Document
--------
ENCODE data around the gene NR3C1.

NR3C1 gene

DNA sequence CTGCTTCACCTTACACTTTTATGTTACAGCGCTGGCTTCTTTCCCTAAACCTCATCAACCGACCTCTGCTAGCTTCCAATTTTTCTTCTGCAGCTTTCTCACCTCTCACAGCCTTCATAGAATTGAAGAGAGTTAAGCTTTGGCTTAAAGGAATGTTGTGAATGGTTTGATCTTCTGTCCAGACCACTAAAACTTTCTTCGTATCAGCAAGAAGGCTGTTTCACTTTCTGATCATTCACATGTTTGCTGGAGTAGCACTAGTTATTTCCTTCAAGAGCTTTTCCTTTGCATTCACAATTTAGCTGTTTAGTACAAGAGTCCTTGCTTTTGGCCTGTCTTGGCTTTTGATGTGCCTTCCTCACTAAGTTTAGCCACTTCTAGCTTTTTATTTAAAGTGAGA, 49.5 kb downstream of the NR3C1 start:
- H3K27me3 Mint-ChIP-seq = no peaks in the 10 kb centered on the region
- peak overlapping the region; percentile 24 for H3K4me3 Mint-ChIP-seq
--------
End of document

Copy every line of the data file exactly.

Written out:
ENCODE data around the gene NR3C1.

NR3C1 gene

DNA sequence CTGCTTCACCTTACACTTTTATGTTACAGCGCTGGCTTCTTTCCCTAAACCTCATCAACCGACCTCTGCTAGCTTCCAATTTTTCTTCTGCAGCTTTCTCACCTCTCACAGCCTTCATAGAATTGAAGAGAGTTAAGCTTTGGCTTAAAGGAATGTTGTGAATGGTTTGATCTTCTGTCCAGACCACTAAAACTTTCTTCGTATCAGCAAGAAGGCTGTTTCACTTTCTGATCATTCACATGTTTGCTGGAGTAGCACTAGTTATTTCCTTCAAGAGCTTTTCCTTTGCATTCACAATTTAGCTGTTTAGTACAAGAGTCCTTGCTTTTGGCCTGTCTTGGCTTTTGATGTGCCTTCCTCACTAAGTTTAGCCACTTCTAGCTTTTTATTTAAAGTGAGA, 49.5 kb downstream of the NR3C1 start:
- H3K27me3 Mint-ChIP-seq = no peaks in the 10 kb centered on the region
- peak overlapping the region; percentile 24 for H3K4me3 Mint-ChIP-seq